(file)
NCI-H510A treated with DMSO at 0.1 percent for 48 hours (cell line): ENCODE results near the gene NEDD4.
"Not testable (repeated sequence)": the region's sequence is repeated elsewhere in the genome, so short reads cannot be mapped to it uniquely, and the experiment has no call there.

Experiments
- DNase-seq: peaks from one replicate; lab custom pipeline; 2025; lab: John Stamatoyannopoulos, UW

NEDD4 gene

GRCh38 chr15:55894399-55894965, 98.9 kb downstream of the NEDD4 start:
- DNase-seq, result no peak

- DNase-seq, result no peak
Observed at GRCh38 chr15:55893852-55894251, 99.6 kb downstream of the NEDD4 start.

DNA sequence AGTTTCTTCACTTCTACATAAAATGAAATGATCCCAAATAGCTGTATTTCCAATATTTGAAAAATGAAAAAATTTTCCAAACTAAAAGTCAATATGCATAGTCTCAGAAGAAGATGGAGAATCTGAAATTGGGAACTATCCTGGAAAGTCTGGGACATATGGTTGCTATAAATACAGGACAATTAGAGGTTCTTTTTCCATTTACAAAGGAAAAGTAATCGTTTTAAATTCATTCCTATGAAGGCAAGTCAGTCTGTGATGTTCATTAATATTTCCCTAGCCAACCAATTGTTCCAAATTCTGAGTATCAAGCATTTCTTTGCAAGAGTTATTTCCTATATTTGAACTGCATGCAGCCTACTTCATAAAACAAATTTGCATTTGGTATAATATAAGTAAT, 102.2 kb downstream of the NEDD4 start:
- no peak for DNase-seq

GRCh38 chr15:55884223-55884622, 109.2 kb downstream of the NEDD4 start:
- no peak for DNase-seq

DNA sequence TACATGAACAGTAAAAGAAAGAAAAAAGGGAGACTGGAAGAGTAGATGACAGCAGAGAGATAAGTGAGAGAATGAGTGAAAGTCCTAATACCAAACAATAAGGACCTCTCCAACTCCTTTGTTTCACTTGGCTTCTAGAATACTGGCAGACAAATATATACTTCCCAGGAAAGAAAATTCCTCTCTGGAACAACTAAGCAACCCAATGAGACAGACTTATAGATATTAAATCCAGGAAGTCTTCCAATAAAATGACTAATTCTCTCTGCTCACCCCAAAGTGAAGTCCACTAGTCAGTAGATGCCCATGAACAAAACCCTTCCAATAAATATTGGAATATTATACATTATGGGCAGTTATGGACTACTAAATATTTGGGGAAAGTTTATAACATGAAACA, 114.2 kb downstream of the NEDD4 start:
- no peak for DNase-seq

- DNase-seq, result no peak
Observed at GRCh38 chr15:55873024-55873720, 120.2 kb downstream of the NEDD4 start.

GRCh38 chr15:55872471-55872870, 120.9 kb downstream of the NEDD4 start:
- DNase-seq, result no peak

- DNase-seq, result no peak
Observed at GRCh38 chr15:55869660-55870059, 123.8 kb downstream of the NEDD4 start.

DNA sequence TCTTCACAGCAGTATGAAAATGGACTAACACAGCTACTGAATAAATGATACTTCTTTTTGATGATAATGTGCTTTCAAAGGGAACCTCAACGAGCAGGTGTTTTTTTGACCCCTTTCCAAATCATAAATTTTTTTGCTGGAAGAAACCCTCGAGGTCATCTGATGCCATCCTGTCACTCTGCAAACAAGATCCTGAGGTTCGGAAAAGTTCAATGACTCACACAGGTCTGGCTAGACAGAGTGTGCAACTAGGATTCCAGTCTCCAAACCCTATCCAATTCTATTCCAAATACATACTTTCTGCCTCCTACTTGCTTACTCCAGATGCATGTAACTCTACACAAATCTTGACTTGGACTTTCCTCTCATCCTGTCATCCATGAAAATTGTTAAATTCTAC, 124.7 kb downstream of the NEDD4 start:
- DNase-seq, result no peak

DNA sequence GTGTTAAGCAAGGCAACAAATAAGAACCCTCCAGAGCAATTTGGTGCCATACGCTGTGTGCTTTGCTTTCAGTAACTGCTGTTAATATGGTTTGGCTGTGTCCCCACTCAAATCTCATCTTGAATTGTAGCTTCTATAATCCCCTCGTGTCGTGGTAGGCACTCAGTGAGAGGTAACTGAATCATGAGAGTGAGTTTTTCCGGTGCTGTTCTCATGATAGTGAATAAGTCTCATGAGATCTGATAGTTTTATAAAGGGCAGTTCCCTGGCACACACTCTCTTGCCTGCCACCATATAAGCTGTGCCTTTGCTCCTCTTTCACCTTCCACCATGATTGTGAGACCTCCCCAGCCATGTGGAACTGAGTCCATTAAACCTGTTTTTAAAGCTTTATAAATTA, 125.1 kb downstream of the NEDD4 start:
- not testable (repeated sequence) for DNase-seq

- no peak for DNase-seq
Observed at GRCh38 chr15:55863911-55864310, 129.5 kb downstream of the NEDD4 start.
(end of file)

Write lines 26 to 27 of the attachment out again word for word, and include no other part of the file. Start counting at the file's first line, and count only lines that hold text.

- no peak for DNase-seq
Observed at GRCh38 chr15:55863911-55864310, 129.5 kb downstream of the NEDD4 start.